The “cross” is used literally in scripture to refer to the actual wooden beams on which Jesus was killed. But, it is also used as a symbolical figure of speech of the sacrifice of Jesus that involves more than just the literal crucifixion. It is used figuratively in various passages, such as I Corinthians 1:18-23, to stand for the entire gospel, all that was necessary for our salvation; when they “preached the cross” they did not just talk about the literal wooden beams. This is made clear by I Corinthians 15:16-17, which says, “For if the dead are not raised, neither hath Christ been raised: and if Christ hath not been raised your faith is vain; ye are yet in your sins.” If Jesus had just died only, there could have been no salvation. Just His death was not enough to accomplish reconciliation with God. This is why the heart of gospel preaching is the death, burial, and resurrection of Jesus. We must also add the thought that He had to ascend to heaven to complete the offering for sin; He had to be raised from the dead in order to do that.
The death of the goat and the sprinkling of his blood by the High Priest on the day of Atonement, Leviticus 16, was but a shadow pointing to this role that Jesus would play in our reconciliation with God. Two essential acts were performed at that point on the day of Atonement. First, the animal was slain by taking its blood, its “life.” This goat was designated “for Jehovah,” as an “offering for sin.” Second, the High Priest took the blood of that animal into the Holy of Holies to sprinkle there for atonement. Both acts were essential to making that atonement!
This shadow of what was to come is clearly indicated in Hebrews 9. That chapter begins with describing these two acts and then says in verse 9, “which is a figure for the time present.” In verse 22 it emphasizes, “apart from shedding of blood there is no remission.” Jesus was, first, the sacrifice slain: He shed His blood on the literal cross, gave His life. Following His resurrection, He ascended into heaven, and, acting as High Priest, offered His own blood before God in the heavenly Holy of Holies to complete the offering for sin. Hebrews 9:23-26, speaking of the necessity of blood shed, “It was necessary therefore that the copies of the things in the heavens (earthly Holy of Holies, MB) should be cleansed with these; but the heavenly things themselves with better sacrifices than these. For Christ entered not into a holy place made with hands, like in pattern to the true; but into heaven itself, now to appear before the face of God for us: nor yet that he should offer himself often, as the high priest entereth into the holy place year by year with blood not his own; else must he often have suffered since the foundation of the world but now once at the end of the ages hath he been manifested to put away sin by the sacrifice of himself.” This is why just the death of Jesus on the literal cross was not sufficient to bring remission of sins. For us to focus all attention and emphasis involved in redemption at the time of the death of Jesus is to ignore the scheme of redemption, nullify the gospel, violating scripture. But, where does the scapegoat enter the picture? It is usually used to support the substitution theory that Jesus took our place on the cross, and that it refers to Jesus literally “bearing” our sins while on the literal cross. None of this is true.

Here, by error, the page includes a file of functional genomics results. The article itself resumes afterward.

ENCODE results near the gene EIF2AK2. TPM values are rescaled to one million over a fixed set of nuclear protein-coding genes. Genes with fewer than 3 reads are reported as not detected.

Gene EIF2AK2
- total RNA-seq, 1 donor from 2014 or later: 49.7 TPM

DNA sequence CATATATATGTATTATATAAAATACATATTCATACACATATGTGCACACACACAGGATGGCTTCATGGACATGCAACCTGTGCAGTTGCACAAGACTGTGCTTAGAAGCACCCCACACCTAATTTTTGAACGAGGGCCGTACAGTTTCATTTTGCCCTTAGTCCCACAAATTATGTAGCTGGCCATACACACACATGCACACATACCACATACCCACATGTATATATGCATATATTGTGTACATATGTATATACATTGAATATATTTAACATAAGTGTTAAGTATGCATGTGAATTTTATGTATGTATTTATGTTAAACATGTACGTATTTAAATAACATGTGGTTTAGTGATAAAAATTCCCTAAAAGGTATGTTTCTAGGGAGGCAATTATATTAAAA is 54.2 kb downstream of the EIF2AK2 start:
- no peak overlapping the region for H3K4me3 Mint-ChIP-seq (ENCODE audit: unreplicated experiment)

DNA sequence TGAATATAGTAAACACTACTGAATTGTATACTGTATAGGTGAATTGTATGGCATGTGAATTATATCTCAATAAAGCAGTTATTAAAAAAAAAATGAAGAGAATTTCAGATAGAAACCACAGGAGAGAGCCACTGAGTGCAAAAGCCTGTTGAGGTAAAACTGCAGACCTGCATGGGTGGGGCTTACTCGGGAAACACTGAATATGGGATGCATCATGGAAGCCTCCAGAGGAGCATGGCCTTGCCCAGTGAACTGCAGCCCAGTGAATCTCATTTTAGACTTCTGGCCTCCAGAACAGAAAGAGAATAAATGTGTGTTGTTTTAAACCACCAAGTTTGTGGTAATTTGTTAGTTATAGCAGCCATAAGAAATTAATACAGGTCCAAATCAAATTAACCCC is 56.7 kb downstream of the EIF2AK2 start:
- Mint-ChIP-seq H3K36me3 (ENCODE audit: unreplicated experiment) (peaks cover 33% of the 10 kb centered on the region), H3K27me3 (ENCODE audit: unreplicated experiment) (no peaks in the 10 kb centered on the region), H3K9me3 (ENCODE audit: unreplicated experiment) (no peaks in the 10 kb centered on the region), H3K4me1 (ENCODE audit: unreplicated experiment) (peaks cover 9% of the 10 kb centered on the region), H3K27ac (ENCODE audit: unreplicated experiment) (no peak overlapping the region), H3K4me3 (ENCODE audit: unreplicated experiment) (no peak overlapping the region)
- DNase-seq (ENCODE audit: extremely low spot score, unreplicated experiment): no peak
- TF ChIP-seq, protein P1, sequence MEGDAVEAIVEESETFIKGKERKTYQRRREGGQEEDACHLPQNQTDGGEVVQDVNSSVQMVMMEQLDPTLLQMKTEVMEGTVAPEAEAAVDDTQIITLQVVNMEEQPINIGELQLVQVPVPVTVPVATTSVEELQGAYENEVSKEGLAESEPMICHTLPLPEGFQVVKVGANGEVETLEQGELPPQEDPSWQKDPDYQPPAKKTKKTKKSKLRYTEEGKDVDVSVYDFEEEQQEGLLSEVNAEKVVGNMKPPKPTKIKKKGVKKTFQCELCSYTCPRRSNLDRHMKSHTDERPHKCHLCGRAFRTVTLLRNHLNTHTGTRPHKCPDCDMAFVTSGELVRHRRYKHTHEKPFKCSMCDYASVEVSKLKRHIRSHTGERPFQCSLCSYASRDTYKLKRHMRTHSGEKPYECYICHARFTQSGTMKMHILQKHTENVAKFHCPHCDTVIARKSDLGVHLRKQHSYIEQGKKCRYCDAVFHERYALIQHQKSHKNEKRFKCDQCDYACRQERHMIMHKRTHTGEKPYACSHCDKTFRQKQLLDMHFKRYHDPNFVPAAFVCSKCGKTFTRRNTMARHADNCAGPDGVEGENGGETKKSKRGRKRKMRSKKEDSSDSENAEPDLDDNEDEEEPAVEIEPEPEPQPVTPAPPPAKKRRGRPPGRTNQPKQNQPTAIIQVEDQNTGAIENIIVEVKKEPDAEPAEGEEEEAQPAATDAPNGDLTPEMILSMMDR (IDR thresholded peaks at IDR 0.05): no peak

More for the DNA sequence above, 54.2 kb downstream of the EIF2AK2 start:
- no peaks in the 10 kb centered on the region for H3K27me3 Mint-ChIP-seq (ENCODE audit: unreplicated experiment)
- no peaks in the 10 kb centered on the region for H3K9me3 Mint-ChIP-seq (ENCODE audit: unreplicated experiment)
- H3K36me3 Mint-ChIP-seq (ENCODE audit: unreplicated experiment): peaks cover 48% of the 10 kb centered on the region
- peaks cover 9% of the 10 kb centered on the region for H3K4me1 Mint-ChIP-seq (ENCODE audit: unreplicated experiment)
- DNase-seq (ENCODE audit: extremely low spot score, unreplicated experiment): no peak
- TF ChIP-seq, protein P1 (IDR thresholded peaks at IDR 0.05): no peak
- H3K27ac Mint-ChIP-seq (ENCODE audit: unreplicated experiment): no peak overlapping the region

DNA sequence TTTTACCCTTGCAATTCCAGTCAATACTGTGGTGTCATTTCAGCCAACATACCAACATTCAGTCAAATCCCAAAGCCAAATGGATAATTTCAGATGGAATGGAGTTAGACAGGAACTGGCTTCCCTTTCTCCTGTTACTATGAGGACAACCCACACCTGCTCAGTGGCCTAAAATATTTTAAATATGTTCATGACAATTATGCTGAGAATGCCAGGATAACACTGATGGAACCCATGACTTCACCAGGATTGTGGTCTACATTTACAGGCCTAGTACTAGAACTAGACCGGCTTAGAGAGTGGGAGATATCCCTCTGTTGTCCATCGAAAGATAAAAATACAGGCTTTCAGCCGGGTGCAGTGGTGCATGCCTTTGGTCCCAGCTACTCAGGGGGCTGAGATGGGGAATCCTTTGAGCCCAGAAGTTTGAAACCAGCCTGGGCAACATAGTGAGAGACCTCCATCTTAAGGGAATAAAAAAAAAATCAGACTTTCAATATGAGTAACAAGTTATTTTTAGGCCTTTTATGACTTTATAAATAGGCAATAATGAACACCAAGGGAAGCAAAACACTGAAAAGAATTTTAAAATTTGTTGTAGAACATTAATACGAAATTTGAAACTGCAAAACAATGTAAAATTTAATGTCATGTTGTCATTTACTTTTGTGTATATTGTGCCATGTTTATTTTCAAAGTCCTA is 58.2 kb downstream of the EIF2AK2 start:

As the first goat is designated “for Jehovah,” the second goat is designated “for Azazel.” There has been some controversy over the meaning of Azazel. Its most likely meaning is in keeping with what was done with the scapegoat, it means “removal.” That is, it symbolized the removal of the sins of the people. Indeed, the word “scapegoat” comes from the old English “escapegoat,” that is, the goat “escaped” into the wilderness. Let’s look at some facts concerning the scapegoat to help us put it in its proper place.
First, Jesus is never likened to the scapegoat! He is connected only to the first goat, the one for Jehovah, the one whose blood was shed and then sprinkled in the Most Holy Place, as we have already seen.
Second, the scapegoat appears in the scenario only after the offering for atonement in the Holy of Holies, Leviticus 16:20, that furnishes the shadow of what Jesus did. If one should say that the scapegoat was also chosen to “make atonement” as was the other goat, keep in mind that when the poor offered fine flour for a sin-offering it was also referred to as “atonement,” Leviticus 5:11-13; no blood was shed. The fact that the English word “atonement” was used does not establish that the scapegoat’s place was in the death of Jesus on the cross. The scapegoat was not slain, none of its blood was shed; it could not have portrayed any of what Jesus did on the literal cross. Remember that only by blood that is shed and offered can there be remission of sins.
Third, if the scapegoat enters the picture at all in the New Testament order, it would have to be after Jesus ascended into heaven and completed His offering for sin. If the scapegoat has any counterpart in what Jesus did for redemption, it could only have come after He sat down at the right hand of God, “when he had made purification for sins,” (Hebrews 1:3). It could only be a symbol of the “removal” of sins just as it was on the day of Atonement.
The Scapegoat
By Maurice Barnett
Page 32
Page 7